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BMC Pediatr. 2019 Jul 22;19(1):247. doi: 10.1186/s12887-019-1564-x.

Study of Environmental Enteropathy and Malnutrition (SEEM) in Pakistan: protocols for biopsy based biomarker discovery and validation.

Author information

1
Department of Paediatrics and Child Health, Aga Khan University, Karachi, Pakistan.
2
Department of Biological and Biomedical Sciences, Aga Khan University, Karachi, Pakistan.
3
Department of Pediatrics, University of Virginia, Charlottesville, VA, USA.
4
Department of Public Health Sciences, University of Virginia, Charlottesville, VA, USA.
5
Division of Pediatric Gastroenterology, Hepatology, and Nutrition, Cincinnati Children's Hospital Medical Center, Cincinnati, OH, USA.
6
Division of Infectious Diseases, Cincinnati Children's Hospital Medical Center, Cincinnati, OH, USA.
7
Clinical Mass Spectrometry, Division of Pathology and Laboratory Medicine, Cincinnati Children's Hospital Medical Center, Cincinnati, OH, USA.
8
Department of Pediatrics, Baylor College of Medicine, USDA/ARS Children's Nutrition Research Center, Houston, TX, USA.
9
Department of Pathology, University of Virginia, Charlottesville, VA, USA.
10
Department of Pathology and Immunology, Washington University School of Medicine, St. Louis, MO, USA.
11
Department of Pathology, Massachusetts General Hospital and Harvard Medical School, Boston, MA, USA.
12
Koch Institute for Integrative Cancer Research at MIT and Department of Biology, Massachusetts Institute of Technology, Cambridge, MA, USA.
13
Data Science Institute, University of Virginia, Charlottesville, VA, USA.
14
Center for Genome Sciences and Systems Biology, Washington University School of Medicine, St. Louis, MO, USA.
15
Department of Pediatrics, University of Virginia, Charlottesville, VA, USA. sean.moore@virginia.edu.
16
Department of Paediatrics and Child Health, Aga Khan University, Karachi, Pakistan. asad.ali@aku.edu.

Abstract

BACKGROUND:

Environmental Enteropathy (EE), characterized by alterations in intestinal structure, function, and immune activation, is believed to be an important contributor to childhood undernutrition and its associated morbidities, including stunting. Half of all global deaths in children < 5 years are attributable to under-nutrition, making the study of EE an area of critical priority.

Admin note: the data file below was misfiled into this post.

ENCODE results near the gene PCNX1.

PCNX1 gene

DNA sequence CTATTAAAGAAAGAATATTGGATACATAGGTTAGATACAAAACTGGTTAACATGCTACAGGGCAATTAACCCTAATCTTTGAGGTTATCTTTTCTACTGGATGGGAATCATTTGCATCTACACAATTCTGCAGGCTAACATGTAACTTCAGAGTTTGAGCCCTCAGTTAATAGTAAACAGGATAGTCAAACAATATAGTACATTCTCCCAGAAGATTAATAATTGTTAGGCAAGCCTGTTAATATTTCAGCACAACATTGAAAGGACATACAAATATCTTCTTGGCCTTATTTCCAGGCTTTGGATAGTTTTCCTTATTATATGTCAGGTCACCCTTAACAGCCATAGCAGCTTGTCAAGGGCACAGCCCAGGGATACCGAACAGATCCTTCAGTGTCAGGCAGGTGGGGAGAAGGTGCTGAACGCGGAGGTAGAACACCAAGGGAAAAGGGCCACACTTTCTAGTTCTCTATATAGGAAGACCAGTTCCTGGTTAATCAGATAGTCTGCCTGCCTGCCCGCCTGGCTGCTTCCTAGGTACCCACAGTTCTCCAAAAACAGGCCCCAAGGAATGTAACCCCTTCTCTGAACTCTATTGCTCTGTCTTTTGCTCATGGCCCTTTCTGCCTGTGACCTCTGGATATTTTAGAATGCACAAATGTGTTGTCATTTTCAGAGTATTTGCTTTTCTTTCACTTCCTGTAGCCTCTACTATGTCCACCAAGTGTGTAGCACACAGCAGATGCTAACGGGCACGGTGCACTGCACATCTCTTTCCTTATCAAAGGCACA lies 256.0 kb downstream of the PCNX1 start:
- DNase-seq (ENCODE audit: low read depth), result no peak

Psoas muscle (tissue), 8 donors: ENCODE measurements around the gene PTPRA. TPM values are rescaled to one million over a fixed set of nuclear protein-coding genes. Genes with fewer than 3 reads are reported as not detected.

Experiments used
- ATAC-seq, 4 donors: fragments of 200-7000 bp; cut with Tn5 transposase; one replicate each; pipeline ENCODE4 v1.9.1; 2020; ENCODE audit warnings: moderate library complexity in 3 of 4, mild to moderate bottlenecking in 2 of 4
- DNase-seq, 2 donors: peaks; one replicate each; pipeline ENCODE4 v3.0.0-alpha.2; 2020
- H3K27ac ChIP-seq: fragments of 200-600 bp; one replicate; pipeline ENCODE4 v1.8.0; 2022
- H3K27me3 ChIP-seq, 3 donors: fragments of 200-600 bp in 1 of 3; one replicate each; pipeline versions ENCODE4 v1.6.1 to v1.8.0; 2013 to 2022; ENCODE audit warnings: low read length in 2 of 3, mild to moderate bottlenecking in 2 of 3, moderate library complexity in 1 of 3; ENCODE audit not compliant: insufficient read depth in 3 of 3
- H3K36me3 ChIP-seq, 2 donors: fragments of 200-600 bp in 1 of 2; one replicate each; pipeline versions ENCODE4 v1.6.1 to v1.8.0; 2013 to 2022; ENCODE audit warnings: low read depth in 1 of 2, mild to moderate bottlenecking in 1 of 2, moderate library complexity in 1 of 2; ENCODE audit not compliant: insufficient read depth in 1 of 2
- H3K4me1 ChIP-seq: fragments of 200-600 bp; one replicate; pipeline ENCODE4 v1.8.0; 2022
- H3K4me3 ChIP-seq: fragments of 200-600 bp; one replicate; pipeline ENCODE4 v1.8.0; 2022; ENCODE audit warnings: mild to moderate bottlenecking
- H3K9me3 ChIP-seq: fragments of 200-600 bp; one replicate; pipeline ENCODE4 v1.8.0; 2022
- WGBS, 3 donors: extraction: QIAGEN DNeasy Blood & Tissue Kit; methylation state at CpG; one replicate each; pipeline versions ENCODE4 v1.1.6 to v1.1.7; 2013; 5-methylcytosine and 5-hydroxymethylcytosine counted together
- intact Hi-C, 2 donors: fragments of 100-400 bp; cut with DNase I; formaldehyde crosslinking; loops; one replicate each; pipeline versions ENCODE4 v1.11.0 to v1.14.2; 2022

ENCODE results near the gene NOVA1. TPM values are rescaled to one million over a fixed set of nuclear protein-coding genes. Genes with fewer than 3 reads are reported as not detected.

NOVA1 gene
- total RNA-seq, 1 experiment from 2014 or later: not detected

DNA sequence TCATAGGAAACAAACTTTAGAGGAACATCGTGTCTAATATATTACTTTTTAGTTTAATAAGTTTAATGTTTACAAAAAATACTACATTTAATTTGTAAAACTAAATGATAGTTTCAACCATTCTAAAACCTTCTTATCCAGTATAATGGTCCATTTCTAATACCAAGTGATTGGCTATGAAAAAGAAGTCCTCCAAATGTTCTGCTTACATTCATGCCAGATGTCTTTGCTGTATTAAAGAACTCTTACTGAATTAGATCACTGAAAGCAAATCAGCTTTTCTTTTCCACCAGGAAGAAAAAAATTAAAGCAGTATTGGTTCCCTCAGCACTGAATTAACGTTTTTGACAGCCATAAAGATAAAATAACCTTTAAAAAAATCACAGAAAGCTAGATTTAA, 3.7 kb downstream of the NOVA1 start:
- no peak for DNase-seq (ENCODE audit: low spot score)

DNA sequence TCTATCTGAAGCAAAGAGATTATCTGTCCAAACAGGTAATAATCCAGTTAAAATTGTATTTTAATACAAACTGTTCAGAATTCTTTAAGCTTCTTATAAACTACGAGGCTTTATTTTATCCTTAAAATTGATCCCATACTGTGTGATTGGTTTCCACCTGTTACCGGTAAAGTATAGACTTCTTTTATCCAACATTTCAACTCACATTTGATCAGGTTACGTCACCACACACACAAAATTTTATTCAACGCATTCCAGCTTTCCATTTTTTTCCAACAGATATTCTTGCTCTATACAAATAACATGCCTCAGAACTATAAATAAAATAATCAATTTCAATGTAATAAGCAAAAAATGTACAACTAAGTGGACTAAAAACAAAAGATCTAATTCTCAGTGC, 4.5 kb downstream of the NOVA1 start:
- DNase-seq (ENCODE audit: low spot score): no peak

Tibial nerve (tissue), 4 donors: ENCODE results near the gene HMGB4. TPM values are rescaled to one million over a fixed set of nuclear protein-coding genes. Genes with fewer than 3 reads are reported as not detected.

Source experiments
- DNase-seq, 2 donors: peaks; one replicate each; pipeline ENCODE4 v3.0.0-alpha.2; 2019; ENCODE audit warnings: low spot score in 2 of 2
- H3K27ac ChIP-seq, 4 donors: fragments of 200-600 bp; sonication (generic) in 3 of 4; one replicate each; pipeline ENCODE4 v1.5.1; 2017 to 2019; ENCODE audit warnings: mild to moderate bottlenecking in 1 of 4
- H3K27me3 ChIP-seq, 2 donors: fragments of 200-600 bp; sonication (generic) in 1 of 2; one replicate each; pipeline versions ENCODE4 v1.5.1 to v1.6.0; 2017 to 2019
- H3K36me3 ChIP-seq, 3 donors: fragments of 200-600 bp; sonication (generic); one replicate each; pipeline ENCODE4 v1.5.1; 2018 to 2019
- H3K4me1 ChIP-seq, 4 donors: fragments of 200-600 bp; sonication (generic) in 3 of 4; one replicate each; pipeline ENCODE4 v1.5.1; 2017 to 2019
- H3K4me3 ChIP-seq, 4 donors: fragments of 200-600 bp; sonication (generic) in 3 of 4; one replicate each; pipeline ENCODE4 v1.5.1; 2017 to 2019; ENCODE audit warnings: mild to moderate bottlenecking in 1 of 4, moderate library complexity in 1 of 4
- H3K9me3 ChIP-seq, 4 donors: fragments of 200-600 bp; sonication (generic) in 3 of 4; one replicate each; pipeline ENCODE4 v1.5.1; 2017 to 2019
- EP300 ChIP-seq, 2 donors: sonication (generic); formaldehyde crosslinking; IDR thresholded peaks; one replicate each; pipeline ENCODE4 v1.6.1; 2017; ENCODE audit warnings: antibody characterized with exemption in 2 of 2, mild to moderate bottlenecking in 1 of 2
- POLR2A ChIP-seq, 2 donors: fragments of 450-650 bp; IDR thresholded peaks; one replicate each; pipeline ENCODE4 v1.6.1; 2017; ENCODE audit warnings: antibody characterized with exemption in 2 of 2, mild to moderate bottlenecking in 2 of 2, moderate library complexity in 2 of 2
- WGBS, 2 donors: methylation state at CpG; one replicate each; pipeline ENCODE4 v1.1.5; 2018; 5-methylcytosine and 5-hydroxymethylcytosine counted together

METHODS:

Community based intervention study, divided into two sub-studies, 1) Longitudinal analyses and 2) Biopsy studies for identification of EE features via omics analyses. Birth cohorts in Matiari, Pakistan established: moderately or severely malnourished (weight for height Z score (WHZ) < - 2) children, and well-nourished (WHZ > 0) children. Blood, urine, and fecal samples, for evaluation of potential biomarkers, will be collected at various time points from all participants (longitudinal analyses). Participants will receive appropriate educational and nutritional interventions; non-responders will undergo further evaluation to determine eligibility for further workup, including upper gastrointestinal endoscopy. Histopathological changes in duodenal biopsies will be compared with duodenal biopsies obtained from USA controls who have celiac disease, Crohn's disease, or who were found to have normal histopathology. RNA-Seq will be employed to characterize mucosal gene expression across groups. Duodenal biopsies, luminal aspirates from the duodenum, and fecal samples will be analyzed to define microbial community composition (omic analyses). The relationship between histopathology, mucosal gene expression, and community configuration will be assessed using a variety of bioinformatic tools to gain better understanding of disease pathogenesis and to identify mechanism-based biomarkers. Ethical review committees at all collaborating institutions have approved this study. All results will be made available to the scientific community.

DISCUSSION:

Operational and ethical constraints for safely obtaining intestinal biopsies from children in resource-poor settings have led to a paucity of human tissue-based investigations to understand and reverse EE in vulnerable populations. Furthermore, EE biomarkers have rarely been correlated with gold standard histopathological confirmation. The Study of Environmental Enteropathy and Malnutrition (SEEM) is designed to better understand the pathophysiology, predictors, biomarkers, and potential management strategies of EE to inform strategies to eradicate this debilitating pathology and accelerate progress towards the 2030 Sustainable Development Goals.

TRIAL REGISTRATION:

Retrospectively registered; clinicaltrials.gov ID NCT03588013 .

KEYWORDS:

Childhood undernutrition; Duodenal biopsies; Endoscopy; Environmental enteropathy; Gut barrier function; Low- middle income countries; Mucosal gene expression; Small intestinal microbiota

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